Election Theft in Minnesota?
The Wall Street Journal in an Op Ed published on Monday, Funny Business in Minnesota, made the case that funnyman Al Franken is stealing the disputed U.S. Senate election from Senator Norm Coleman in Minnesota. After the first count of ballots, Senator Norm Coleman retained a 215 vote lead, but the margin of victory triggered a mandatory recount of the election. After a recount, Franken emerged with a 225 vote lead. This controversy will be resolved by the Minnesota courts, yet Senate Majority Leader Harry Reid has already decreed, “Norm Coleman will never ever serve [again] in the Senate.”
The WSJ points to the following examples of how Democratic Secretary of State Mark Ritchie and his four fellow Canvassing Board members have delivered inconsistent rulings and are ignoring glaring problems with the tallies leaving the certified result in doubt:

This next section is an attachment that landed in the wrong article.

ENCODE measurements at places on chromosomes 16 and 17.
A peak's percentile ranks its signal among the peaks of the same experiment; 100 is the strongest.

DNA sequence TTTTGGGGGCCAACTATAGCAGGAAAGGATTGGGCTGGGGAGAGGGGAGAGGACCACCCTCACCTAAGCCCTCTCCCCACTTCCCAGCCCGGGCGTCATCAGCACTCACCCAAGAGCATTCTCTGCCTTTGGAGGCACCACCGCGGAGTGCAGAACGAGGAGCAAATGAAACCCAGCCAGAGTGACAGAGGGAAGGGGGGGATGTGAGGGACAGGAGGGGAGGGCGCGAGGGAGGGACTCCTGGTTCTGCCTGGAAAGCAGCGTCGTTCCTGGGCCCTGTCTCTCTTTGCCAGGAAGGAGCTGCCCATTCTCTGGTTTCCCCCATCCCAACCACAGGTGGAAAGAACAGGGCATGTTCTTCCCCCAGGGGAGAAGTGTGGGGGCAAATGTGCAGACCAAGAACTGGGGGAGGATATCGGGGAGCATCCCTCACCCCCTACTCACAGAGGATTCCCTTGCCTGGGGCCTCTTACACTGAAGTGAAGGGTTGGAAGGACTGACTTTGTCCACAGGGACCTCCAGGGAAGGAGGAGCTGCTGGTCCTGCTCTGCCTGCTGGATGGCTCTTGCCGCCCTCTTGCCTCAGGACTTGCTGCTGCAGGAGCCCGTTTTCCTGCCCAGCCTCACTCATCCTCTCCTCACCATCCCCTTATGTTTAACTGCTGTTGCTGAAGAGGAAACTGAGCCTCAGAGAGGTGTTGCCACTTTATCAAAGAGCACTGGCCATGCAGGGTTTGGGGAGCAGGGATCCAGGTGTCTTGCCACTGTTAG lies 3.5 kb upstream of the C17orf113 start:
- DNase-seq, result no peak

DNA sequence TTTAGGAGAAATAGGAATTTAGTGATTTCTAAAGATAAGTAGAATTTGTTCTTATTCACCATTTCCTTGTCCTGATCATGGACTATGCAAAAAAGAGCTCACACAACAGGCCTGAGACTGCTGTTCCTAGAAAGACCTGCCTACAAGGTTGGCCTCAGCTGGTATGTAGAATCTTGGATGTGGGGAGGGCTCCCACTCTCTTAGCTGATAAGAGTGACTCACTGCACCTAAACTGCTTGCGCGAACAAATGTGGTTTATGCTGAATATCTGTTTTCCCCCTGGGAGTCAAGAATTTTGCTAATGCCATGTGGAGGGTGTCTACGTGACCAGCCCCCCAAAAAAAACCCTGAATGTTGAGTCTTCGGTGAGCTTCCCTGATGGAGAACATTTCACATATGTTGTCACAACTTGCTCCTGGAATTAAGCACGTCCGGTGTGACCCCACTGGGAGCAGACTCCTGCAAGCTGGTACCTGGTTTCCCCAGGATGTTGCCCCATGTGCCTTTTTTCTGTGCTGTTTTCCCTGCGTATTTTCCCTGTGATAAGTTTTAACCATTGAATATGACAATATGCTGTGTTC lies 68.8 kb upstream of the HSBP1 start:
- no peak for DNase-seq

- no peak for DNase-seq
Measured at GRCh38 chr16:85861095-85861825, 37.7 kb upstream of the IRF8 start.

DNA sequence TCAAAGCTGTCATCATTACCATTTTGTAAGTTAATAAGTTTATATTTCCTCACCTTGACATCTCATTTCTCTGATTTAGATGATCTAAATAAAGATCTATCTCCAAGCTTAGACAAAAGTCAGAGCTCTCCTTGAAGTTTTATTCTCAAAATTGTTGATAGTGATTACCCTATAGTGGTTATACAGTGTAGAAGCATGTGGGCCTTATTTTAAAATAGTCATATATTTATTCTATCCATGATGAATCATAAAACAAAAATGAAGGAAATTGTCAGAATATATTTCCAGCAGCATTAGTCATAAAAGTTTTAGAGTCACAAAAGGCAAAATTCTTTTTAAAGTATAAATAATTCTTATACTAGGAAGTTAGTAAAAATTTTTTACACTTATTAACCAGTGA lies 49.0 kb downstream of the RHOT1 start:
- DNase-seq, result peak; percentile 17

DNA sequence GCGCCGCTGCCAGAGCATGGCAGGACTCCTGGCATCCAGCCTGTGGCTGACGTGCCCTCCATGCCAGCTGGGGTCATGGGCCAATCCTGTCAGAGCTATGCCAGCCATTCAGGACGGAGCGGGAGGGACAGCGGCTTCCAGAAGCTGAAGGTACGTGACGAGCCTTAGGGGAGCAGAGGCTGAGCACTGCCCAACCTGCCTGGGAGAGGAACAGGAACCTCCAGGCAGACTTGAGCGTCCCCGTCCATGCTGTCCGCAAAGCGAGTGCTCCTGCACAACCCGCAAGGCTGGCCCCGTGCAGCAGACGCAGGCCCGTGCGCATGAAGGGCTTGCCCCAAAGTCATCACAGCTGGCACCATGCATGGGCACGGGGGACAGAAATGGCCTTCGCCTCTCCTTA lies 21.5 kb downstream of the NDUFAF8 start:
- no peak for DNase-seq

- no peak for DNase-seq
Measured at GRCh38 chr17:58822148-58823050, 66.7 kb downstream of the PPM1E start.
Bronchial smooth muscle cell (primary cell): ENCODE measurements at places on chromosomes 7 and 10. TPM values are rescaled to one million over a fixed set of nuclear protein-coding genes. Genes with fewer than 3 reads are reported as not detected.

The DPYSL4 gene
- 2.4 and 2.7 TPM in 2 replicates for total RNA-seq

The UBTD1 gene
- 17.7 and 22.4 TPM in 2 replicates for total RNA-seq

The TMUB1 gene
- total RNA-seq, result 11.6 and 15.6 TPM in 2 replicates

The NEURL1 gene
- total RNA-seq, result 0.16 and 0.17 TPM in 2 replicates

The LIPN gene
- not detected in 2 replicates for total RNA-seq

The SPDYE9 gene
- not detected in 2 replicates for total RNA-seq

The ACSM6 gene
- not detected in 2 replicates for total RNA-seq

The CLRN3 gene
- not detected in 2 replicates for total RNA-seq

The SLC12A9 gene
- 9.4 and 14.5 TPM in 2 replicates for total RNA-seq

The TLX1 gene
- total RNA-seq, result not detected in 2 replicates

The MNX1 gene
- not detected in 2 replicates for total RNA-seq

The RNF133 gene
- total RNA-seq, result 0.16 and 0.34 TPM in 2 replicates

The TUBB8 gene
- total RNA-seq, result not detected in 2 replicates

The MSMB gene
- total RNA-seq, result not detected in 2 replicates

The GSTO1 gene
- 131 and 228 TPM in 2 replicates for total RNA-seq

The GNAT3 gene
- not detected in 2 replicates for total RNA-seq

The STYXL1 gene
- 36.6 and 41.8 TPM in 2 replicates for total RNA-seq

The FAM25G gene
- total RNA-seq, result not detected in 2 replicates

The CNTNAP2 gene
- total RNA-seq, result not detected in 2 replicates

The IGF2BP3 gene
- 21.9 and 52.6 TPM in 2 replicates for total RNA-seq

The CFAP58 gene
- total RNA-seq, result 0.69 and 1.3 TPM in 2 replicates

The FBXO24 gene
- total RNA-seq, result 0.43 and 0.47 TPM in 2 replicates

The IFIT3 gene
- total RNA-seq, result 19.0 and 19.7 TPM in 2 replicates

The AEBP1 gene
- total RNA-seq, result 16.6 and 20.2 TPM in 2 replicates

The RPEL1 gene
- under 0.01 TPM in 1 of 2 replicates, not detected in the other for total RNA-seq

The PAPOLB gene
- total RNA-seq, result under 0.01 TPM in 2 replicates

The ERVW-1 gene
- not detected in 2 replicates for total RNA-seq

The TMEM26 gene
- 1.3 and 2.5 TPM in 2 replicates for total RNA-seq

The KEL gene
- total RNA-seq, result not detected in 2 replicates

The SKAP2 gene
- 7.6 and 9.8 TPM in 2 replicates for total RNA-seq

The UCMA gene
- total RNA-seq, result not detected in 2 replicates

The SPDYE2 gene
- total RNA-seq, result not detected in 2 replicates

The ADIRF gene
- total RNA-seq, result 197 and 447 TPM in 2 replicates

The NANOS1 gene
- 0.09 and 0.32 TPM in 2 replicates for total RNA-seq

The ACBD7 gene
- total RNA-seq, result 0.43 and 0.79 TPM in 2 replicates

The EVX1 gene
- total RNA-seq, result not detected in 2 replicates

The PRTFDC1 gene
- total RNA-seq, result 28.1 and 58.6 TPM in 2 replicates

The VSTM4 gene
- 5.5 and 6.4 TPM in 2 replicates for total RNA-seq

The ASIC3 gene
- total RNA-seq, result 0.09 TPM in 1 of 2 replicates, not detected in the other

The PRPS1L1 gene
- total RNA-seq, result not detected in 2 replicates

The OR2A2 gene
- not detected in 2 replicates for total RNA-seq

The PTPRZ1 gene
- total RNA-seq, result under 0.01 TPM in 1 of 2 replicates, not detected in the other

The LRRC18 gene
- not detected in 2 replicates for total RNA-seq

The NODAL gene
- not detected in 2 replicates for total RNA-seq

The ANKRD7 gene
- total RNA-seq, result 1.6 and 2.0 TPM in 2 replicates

- Franken picked up between “80 to 100 votes,” because duplicate ballots may have been double counted. There is evidence that “25 precincts now have more ballots than voters who signed in to vote.”
- Franken gained 46 votes when the Canvassing Board decided to jettison the recount results from Hennepin County and substituted the election night results.
- Franken gained 37 votes in Ramsey County where 177 more ballots were counted in the recount than were recorded on election night.
- Franken gained 176 votes because of inconsistent consideration of contested absentee ballots.
Minnesota law does not allow a certification of the result until the court cases are resolved and the Senate should let this process work out in the Minnesota Courts. A vote of the United States Senate to seat Franken without a certificate of election would prejudice any change Coleman has to win this case on appeal in Minnesota. Of course, Senate Majority Leader Harry Reid has already decided the case and declared that “Norm Coleman will never ever serve [again] in the Senate,” Reid told Politico’s Manu Raju. “He lost the election. He can stall things, but he’ll never serve in the Senate.”